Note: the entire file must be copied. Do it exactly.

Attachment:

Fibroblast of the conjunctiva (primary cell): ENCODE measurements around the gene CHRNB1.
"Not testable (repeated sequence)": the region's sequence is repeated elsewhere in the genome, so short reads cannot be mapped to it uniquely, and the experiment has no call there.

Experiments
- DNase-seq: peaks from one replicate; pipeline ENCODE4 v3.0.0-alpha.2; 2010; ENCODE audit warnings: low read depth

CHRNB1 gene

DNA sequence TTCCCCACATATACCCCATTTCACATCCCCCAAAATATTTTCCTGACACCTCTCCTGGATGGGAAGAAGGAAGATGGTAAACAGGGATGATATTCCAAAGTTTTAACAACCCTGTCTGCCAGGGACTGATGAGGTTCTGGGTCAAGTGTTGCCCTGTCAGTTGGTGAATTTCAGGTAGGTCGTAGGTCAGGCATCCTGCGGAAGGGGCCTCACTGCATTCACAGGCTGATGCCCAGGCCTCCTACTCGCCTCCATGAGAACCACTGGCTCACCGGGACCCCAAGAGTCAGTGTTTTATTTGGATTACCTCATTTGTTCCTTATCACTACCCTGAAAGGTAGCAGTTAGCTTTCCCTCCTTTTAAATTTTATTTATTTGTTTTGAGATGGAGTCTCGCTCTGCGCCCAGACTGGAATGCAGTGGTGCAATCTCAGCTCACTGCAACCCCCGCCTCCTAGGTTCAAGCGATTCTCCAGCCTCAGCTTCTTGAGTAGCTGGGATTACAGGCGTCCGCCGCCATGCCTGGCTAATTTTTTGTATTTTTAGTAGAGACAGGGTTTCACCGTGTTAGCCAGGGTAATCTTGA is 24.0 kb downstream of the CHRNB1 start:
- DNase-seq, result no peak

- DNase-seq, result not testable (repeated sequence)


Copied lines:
Fibroblast of the conjunctiva (primary cell): ENCODE measurements around the gene CHRNB1.
"Not testable (repeated sequence)": the region's sequence is repeated elsewhere in the genome, so short reads cannot be mapped to it uniquely, and the experiment has no call there.

Experiments
- DNase-seq: peaks from one replicate; pipeline ENCODE4 v3.0.0-alpha.2; 2010; ENCODE audit warnings: low read depth

CHRNB1 gene

DNA sequence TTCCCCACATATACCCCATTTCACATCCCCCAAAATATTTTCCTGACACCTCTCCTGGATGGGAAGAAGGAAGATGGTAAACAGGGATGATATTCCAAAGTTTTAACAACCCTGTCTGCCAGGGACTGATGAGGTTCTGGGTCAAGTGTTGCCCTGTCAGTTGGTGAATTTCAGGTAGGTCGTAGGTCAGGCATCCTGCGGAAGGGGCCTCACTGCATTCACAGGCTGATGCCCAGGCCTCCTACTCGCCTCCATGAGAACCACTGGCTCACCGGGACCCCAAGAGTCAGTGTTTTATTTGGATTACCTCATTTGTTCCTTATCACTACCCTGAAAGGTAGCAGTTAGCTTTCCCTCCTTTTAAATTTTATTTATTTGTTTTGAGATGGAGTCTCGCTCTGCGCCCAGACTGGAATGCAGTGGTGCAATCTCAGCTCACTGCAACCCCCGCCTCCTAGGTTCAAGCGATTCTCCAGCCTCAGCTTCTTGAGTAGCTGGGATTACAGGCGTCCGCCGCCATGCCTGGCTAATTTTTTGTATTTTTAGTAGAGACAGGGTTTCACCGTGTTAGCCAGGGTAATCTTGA is 24.0 kb downstream of the CHRNB1 start:
- DNase-seq, result no peak

- DNase-seq, result not testable (repeated sequence)